Small- and medium-scale effects of high-flying aircraft exhausts on the atmospheric composition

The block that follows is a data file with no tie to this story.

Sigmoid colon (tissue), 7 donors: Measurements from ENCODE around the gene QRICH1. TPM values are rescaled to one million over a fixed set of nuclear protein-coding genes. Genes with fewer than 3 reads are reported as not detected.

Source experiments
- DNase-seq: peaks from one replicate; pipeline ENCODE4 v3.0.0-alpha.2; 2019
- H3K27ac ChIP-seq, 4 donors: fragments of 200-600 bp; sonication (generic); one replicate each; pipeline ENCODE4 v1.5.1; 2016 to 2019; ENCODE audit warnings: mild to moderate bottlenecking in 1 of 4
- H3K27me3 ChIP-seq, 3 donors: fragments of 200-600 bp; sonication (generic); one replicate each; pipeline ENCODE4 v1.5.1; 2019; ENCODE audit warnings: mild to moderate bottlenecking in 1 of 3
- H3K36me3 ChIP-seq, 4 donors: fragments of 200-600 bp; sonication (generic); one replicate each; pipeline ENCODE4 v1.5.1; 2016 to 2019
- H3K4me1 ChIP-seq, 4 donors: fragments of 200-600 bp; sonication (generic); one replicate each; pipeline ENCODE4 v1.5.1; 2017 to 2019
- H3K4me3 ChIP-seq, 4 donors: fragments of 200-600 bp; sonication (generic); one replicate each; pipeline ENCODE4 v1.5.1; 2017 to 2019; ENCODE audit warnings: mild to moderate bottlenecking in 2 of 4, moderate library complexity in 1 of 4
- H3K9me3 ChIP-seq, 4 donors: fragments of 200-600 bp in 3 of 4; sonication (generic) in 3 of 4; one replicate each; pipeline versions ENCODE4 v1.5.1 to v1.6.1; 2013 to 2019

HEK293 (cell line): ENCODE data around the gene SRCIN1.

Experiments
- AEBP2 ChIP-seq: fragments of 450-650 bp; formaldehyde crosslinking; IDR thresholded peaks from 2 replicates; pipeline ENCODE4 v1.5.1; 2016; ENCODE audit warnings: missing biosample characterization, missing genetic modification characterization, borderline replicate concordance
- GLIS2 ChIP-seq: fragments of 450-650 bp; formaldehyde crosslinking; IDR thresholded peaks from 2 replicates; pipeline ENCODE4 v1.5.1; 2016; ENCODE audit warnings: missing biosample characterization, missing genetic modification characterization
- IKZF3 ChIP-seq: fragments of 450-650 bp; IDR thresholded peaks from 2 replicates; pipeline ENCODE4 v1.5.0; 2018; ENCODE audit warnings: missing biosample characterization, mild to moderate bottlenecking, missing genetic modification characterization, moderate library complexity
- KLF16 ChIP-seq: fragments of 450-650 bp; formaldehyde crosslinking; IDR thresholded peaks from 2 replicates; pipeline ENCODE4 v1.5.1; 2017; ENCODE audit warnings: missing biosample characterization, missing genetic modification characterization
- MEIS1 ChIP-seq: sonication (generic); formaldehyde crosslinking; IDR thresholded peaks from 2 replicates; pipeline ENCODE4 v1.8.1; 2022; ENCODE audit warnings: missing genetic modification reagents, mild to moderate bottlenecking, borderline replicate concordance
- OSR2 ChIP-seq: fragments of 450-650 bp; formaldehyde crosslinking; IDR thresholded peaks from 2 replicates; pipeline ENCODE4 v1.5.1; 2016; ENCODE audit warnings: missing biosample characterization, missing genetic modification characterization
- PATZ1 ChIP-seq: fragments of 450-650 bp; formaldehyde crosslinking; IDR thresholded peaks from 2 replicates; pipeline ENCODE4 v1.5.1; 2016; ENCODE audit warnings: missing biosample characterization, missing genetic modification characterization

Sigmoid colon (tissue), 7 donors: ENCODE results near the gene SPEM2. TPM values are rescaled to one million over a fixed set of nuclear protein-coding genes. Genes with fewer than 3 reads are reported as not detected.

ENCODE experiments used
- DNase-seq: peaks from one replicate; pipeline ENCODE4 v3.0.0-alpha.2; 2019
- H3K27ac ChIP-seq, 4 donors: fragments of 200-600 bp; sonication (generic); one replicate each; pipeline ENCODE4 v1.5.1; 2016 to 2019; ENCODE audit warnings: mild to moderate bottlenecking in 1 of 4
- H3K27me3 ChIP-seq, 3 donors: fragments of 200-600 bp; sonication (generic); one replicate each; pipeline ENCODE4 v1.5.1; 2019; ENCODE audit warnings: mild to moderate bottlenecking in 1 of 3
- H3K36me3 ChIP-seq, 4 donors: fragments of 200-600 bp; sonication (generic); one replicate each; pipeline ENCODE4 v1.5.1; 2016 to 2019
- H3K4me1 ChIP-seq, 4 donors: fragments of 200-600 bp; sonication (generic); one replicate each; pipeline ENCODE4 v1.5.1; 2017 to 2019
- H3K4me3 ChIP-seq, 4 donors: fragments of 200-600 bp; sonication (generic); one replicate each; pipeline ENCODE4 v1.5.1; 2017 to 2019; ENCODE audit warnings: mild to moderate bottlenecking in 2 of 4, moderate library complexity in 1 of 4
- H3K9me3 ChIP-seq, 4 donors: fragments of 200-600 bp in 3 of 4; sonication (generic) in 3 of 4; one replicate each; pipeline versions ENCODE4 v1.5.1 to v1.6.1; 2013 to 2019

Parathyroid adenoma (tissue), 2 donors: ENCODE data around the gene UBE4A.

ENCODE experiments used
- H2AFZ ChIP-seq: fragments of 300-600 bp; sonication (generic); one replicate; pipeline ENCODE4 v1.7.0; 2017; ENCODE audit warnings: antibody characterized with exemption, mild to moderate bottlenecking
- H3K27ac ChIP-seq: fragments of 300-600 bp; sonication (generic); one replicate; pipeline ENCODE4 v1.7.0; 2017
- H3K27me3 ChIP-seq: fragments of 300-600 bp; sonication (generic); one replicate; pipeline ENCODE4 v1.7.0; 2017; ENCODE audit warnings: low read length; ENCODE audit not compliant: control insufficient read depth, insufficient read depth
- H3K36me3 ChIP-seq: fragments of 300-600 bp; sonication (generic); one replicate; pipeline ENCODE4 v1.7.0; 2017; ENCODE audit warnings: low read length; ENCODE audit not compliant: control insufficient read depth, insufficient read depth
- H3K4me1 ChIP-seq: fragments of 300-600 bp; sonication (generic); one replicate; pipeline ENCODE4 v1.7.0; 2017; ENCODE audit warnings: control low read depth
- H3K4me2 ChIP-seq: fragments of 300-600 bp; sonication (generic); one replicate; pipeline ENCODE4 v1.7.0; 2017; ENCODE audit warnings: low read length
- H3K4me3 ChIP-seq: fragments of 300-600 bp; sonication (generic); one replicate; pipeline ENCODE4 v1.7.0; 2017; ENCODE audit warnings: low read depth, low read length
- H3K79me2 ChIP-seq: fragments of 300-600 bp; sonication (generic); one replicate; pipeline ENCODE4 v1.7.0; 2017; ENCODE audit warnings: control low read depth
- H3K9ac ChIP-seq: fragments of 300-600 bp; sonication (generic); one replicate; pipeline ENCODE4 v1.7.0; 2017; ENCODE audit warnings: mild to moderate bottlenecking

Abstract. Following numerous model studies of the global impacts of sub- and supersonic aircraft on the atmosphere, this paper assesses the separate aircraft engine exhaust effects of the 45°N cruise flight and at the 10- and 18-km levels of the July atmosphere. A box diffusion photochemical model in the cross-section plane of the flight trajectory is used to compute the effects of gas-phase and heterogeneous reactions on the condensation trail particles in the troposphere, and on the sulphate aerosols in the stratosphere. The enhanced horizontal dispersion of the exhaust plume is considered in the model. A significant but short term depletion of ozone is predicted, which is 99% restored in about 1 h in the wide plume with enhanced horizontal dispersion, but requires more than 24 h in the narrow plume without it. The oxidation rate of NO and NO2 into the HNO3 depends on the OH content in the exhausts and varies in all the cases. The heterogeneous photochemistry has only a small influence on the initial evolution of N2O5 and HO2 in the plume.